Holiday '09: Borders' e-book strategy murky as holiday season challenges Ann Arbor retailer
Photo courtesy of Sony
Ann Arbor-based Borders Group Inc. is facing perhaps the most important holiday season in its history without a defined electronic book strategy, an emerging segment that’s led to intense jostling among Borders’ competitors.
Borders sells Sony e-readers at its stores, but the devices have been overshadowed by Amazon.com’s Kindle and Barnes & Noble’s Nook. It’s a source of concern for investors and experts who worry that Borders may fall irreversibly behind in the e-book segment at a crucial time for its business.
“The Sony reader has always been the ‘slanket,’” which was released first, “to Amazon’s ‘Snuggie,’” which is more popular, said Michael Norris, a bookstore analyst with Maryland-based Simba Information. “They came out with it in early ‘06 - it was truly pioneering. But for whatever reason Sony has always fumbled with the marketing of it and the presentation of it.”
Borders CEO Ron Marshall, speaking to investors Tuesday, said the company would outline its e-book strategy “sometime within the next eight weeks.” Sony did not respond to a request seeking comment.
“We’ve said all along that before the end of the fourth quarter we’d be able to talk about what our strategy and what our perspective is in that category,” Marshall said. “We’re still on target to do that.”
But that leaves Borders without a well-defined e-reader strategy during the 2009 holiday season, a period some experts believe could be crucial for Borders’ survival. Borders quietly sells e-books through its Web site, Borders.com, which was launched in early 2008.
The company is in cash conservation mode, spending just $6.8 million on store upgrades in the third quarter, down from $17.9 million in 2008.
It’s unlikely Borders is investing in its own e-reader, Norris said. A new or improved partnership with Sony is more likely, he said.
Electronic book readers
“I’m not sure what they can actually do which can stun Wall Street as far as e-books go,” Norris said. “I’d be unbelievably surprised if they come out with their own proprietary reading device. What wouldn't surprise me is if they somehow change or otherwise finesse their agreement with Sony.”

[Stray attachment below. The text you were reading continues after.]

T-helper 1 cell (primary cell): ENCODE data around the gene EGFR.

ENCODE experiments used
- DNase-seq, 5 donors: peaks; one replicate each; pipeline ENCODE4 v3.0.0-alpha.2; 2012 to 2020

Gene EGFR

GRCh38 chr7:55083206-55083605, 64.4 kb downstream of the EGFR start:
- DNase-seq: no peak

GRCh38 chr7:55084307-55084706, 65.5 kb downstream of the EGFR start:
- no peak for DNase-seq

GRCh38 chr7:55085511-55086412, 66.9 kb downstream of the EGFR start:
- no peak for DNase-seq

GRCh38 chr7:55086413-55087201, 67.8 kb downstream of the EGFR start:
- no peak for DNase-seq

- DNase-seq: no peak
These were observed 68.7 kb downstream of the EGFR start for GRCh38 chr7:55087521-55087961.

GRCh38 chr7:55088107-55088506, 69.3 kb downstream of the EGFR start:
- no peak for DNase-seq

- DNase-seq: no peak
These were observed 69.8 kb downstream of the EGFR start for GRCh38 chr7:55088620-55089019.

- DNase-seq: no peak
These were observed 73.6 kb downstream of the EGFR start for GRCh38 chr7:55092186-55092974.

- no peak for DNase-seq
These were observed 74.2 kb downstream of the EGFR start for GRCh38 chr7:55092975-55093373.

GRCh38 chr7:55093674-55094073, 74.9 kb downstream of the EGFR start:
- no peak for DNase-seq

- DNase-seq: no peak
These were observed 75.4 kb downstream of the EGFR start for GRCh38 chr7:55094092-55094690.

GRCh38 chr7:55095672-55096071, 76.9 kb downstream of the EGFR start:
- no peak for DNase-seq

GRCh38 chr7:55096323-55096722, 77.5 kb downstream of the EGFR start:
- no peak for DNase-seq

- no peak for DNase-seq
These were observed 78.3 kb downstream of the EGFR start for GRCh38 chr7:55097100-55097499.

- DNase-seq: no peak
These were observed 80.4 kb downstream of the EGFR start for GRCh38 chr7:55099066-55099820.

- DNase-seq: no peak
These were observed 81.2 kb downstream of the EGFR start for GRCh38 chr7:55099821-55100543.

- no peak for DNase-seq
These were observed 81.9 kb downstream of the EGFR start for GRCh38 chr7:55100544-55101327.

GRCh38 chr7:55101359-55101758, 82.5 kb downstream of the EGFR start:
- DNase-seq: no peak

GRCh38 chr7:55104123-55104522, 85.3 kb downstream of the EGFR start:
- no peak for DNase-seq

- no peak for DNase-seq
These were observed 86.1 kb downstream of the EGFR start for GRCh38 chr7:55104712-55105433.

The bookstore chain, which employs some 800 workers at its Ann Arbor headquarters and 25,000 worldwide, said Tuesday that its sales slipped 12.7 percent to $595.5 million in the third quarter, compared to the same period in 2008. Sales at Borders super stores open at least a year declined 12.1 percent. The company reported a loss of $37.7 million, down from a loss of $175.4 million in the third quarter of 2008.
Barnes & Noble, by contrast, increased its sales by 4.3 percent to $1.2 billion, although sales at stores open at least a year slipped 3.2 percent. The firm reported a loss of $24 million.
Barnes & Noble said this week that it is experiencing “overwhelming customer demand” for its new e-reader to be released in December. The company also sells e-books online to computer users and smart phone owners with access to specialized digital applications.
Forrester Research projects that the industry would sell 900,000 e-reader units in November and December for a total of 3 million in 2009, up from its previous projection of 2 million. That figure is expected to rise to 10 million in 2010. Best Buy, Wal-Mart, Target and other retailers also sell e-readers.
The e-reader segment, to be sure, is still small. Only 8 percent of adults bought an e-book in 2008, Simba estimated.
However, e-book buyers tend to be avid book readers - and e-readers generate customer loyalty, because users buy digital books directly from the same retailer over and over.
The likely emergence of other new companies in the e-book segment creates more concern for Borders. Apple, for example, is rumored to be developing a tablet-style e-reader, and a widely-followed company named Plastic Logic is also developing its own technology.
“I’ve always been wondering,” Norris said, “how many devices can the market actually support?”
Photo by Lon Horwedel | AnnArbor.com
Even if Borders develops a successful e-reader strategy, its core business could eventually suffer a significant blow from e-book sales.
“The business model itself will come under increasing pressure as digital distribution of e-books becomes more prominent, and the firm lacks a true competitive edge here, aside from selling the Sony e-book,” Goldman Sachs analyst Matthew Fassler wrote in a Nov. 20 report.
Borders does not release sales data specific to its Sony e-reader, but Marshall said “it’s not a significant” piece of the company’s revenue.
Borders did not make Marshall available for an interview for this story.